Sep 24: The Consulate of the People's Republic of China in New York issued a press release, which was titled "Questions concerning negotiations between the Government of China and the Dalai Lama". The press release blamed the Dalai Lama of not giving up his position of "independence of Tibet", and termed this as "the root cause for failure to achieve results in the past contacts and to continue the negotiations". It also reiterated "except for the independence of Tibet, all other issues may be negotiated."

Oct 9: In an address at Yale University, the Dalai Lama expressed his desire to visit Tibet as early as possible to personally ascertain the situation and help the Chinese leadership to understand the true feelings of Tibetans.

Oct 10: The Chinese Foreign Ministry imposed the following conditions before he can return to Tibet: "The most important thing is that the Dalai Lama stop his activities aimed at splitting China and undermining the unity of its nationalities, and abandon his position on Tibetan independence."

Dec 11-17: Chinese Premier Li Peng paid a six-day visit to India, which was the first visit of Chinese premier to India since Chou Enlai's visit in 1956. The Dalai Lama sought a meeting with the visiting Chinese Premier, but the request was rejected by the Chinese government. India acknowledges Tibet as a part of China and that the Dalai Lama is a spiritual leader only.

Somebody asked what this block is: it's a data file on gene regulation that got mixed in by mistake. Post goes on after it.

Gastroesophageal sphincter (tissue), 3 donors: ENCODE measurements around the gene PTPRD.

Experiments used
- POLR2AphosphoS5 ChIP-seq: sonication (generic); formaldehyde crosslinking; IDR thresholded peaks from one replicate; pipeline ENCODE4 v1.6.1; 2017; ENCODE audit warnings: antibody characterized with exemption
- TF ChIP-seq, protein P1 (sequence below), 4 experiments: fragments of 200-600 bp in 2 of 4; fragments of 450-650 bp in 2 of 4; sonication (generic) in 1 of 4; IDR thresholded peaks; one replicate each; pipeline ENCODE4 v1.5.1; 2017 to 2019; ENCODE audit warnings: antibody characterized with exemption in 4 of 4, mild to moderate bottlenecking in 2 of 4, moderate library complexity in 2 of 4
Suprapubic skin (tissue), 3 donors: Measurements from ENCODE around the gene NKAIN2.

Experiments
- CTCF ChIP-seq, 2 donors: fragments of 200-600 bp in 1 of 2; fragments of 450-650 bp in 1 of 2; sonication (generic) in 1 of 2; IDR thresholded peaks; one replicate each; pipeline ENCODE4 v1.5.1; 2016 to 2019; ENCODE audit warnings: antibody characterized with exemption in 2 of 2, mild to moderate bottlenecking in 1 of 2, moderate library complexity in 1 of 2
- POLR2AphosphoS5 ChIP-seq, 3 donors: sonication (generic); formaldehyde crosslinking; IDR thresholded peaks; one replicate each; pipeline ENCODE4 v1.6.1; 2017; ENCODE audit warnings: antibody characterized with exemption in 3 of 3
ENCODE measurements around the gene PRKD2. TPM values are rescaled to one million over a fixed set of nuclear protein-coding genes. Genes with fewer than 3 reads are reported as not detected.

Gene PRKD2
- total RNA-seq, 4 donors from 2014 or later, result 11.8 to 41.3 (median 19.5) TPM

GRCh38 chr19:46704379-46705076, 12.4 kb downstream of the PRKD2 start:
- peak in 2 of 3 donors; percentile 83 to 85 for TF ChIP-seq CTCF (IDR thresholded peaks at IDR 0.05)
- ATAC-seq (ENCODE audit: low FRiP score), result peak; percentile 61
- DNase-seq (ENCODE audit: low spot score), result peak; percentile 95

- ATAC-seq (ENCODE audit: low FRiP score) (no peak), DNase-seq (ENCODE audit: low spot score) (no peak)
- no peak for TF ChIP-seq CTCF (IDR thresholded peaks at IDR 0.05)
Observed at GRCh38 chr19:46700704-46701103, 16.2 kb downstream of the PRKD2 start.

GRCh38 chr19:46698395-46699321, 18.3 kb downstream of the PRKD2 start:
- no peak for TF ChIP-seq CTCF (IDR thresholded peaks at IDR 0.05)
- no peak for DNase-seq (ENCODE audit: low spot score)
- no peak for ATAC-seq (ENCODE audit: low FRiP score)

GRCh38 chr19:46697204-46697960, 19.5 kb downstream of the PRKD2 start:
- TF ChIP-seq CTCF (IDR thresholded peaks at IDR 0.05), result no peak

1992

Jan 23: The ATPD passed a resolution that the Tibetan government should not initiate any negotiation unless there was a positive change in the attitude of the Beijing. The resolution said that there was no objection if overture came from the Chinese side.

April 22: Chinese Ambassador in Delhi visited the Tibetan Kalon Tripa Gyalo Thondup at his residence in Delhi and told him "if there is reasonable conditions are put, the Chinese side would consider it." Based on this, Gyalo Thondup visited China in June of the same year on his personal capacity to follow up the proposal.

May 18-23: Indian President R. Venkataraman paid a State visit to China. Chinese Premier Li Peng told him that the activities of the Dalai Lama in India were detrimental to the Sino-Indian relations.

June 22: Ding Guangen, head of the United Front Works Department of the CCP Central Committee, met Gyalo Thondup in Beijing and reiterated the 1979 statement that they were willing to discuss any issue with the Tibetans except total independence.

Sep 11: The Dalai Lama sent a letter to Deng Xiaoping, expressing his pleasure at the reestablishment of contact between the Chinese and Tibetan government in exile. He said, "I have been informed of the discussions Mr. Ding Guangen had with Gyalo Thondup on June 22, 1992, and the position of the Government of China concerning negotiations for a solution to the Tibetan question, I am disappointed with the hard and inflexible position conveyed by Mr. Ding Guangen, particularly the emphasis on preconditions for negotiations." In the letter, the Dalai Lama explained that his proposal was not to restore the old Tibetan society. He urged that both Chinese and Tibetan sides should come together to resolve the Sino-Tibetan issue peacefully, for mutual benefits.

Sep 17: The Dalai Lama decided to send a delegation led by Gyalo Thondup, accompanied by DIIR Secretary Sonam Topgyal and Private Office Secretary Kalsang Gyaltsen, to China to deliver his memorandum to Deng. The Delegation met with the Chinese ambassador in Delhi to discuss their visit to Beijing and gave him copies of the Dalai Lama's memorandum.

Sep 22: The Chinese government published a White Paper, titled Tibet: Its Ownership and Human Rights Situation as an indirect answer to the Dalai Lama letter to the Deng. The document presented Chinese views to prove Tibet as an integral part of China.